Seriously, it’s like 8 feet long and almost half of that goes underground!

Ok, so I’ve assisted with fences before, and I’ve used T-posts to make simple poultry fencing. This stuff is hardcore, though. Oh sure, I could rent a trailer mounted auger (hand operated is too dangerous with these tree roots) but that would more than double the cost of the fence. 

So instead I get to dig post holes by hand. It’s not fun, to be honest. But at least I only had to do three near the trees. The hand auger is surprisingly good for these holes. It only takes me about 10-15 minutes per hole (provided no big rocks or roots) but it’s definitely a work out!

With my work schedule, this project has spanned a couple of weekends. Last weekend, I got the materials and plotted where everything would go. I’d have done more, but we had a party.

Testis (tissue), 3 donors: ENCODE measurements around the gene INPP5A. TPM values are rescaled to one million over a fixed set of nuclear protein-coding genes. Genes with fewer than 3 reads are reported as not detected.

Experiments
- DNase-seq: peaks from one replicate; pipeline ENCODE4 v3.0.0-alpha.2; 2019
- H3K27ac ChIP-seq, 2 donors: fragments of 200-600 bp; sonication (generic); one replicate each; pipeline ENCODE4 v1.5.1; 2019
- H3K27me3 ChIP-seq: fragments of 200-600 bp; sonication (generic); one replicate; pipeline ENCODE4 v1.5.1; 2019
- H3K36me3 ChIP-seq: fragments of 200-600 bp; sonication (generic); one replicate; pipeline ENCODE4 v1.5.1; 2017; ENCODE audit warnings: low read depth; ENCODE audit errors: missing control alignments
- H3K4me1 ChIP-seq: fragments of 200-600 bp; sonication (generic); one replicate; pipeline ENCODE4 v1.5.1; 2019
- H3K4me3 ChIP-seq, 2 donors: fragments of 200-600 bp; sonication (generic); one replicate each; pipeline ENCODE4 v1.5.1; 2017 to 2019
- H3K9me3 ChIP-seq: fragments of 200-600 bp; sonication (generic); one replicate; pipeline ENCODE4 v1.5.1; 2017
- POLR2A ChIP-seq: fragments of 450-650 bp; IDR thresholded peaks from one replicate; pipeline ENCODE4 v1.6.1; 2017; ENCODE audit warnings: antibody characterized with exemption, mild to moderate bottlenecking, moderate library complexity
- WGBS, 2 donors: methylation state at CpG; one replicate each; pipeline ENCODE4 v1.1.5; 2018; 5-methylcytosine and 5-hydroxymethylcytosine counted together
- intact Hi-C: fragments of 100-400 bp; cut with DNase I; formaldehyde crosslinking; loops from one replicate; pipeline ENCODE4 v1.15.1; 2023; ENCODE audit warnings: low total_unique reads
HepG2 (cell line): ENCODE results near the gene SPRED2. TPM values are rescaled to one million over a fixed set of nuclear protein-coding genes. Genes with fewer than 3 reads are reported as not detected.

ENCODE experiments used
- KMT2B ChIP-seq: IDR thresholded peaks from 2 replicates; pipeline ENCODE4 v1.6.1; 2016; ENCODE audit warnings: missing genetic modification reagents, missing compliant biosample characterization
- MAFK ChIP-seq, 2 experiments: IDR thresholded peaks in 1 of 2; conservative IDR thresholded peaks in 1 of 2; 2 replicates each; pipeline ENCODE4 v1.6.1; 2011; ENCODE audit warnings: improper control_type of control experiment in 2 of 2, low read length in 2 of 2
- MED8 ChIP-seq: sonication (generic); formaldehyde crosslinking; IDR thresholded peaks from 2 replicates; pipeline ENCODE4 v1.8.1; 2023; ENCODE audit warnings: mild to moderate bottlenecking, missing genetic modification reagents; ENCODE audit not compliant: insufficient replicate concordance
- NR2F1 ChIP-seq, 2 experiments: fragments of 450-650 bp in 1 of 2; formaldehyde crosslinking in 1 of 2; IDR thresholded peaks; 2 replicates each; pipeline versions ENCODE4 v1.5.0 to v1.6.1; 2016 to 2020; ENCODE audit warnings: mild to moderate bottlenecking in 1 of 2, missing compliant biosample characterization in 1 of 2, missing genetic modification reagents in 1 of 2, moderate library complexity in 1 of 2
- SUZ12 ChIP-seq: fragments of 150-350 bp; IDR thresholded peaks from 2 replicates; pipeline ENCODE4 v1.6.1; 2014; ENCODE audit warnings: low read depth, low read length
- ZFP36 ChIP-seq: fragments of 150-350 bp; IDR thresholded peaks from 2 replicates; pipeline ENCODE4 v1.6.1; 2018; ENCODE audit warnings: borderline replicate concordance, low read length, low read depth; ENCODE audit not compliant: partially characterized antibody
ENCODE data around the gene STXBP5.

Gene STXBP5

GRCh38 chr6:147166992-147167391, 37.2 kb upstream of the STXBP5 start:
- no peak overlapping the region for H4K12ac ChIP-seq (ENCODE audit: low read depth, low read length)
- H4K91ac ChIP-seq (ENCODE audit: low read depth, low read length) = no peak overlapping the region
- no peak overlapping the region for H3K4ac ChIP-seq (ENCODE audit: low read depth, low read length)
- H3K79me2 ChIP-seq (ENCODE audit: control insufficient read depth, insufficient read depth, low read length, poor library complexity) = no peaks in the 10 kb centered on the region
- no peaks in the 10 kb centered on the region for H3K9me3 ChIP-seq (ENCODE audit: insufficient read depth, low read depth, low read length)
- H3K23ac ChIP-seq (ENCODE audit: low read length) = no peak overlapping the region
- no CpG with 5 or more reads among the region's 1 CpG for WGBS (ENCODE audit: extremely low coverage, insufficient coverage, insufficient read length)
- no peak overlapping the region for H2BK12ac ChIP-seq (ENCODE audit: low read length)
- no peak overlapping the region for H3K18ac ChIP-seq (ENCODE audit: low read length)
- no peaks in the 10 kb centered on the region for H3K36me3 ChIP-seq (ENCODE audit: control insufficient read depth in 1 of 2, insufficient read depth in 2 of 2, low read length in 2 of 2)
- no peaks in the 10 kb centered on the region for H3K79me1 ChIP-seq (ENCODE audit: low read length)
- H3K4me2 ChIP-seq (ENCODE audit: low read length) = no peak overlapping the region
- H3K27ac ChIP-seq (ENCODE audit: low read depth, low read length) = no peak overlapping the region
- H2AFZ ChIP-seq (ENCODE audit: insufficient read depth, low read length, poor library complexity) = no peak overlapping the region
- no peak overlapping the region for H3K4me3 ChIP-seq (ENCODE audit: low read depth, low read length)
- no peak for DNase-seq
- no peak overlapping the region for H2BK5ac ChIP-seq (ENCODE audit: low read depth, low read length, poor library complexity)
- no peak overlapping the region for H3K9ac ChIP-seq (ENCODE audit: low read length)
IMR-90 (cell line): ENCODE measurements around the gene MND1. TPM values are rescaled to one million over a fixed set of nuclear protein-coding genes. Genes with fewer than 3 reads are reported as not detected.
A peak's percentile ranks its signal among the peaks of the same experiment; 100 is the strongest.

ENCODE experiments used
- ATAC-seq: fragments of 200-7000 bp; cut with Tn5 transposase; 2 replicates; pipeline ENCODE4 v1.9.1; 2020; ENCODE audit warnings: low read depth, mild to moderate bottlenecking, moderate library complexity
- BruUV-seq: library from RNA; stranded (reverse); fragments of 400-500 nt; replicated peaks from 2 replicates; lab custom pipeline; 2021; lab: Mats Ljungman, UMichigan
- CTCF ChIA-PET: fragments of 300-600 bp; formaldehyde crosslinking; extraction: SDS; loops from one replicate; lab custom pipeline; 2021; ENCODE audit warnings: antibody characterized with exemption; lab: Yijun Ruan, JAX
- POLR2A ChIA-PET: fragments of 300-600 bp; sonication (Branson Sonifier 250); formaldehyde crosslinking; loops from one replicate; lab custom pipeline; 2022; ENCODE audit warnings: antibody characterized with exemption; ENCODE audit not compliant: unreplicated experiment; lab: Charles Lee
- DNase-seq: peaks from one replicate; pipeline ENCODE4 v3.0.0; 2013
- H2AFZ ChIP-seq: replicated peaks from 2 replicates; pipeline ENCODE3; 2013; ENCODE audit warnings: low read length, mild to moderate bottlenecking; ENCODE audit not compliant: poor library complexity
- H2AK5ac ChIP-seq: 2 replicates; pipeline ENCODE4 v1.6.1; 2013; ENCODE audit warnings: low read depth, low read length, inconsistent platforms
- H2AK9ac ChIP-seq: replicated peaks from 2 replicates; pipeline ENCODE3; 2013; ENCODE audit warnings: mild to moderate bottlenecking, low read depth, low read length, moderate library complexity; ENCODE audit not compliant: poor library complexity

Saturday, I got the holes dug and about half of them cemented in. Some people will tell you that these treated posts don’t need cement. I’ll wager these people have never tried replacing a rotted post without dismantling the entire fence. Some people will tell you that in western Washington, you can set a post with dry cement mix and the rain will set the concrete for you. These people have never left a bag of concrete in the rain and then busted it open.

Then there’s people like me. I have a cement mixer. I got it years ago when landscaping and have never regretted it. I don’t expect to have the fence totally done this weekend, but it’ll be done next weekend for sure. Gotta get more cement tomorrow and give the posts time to set.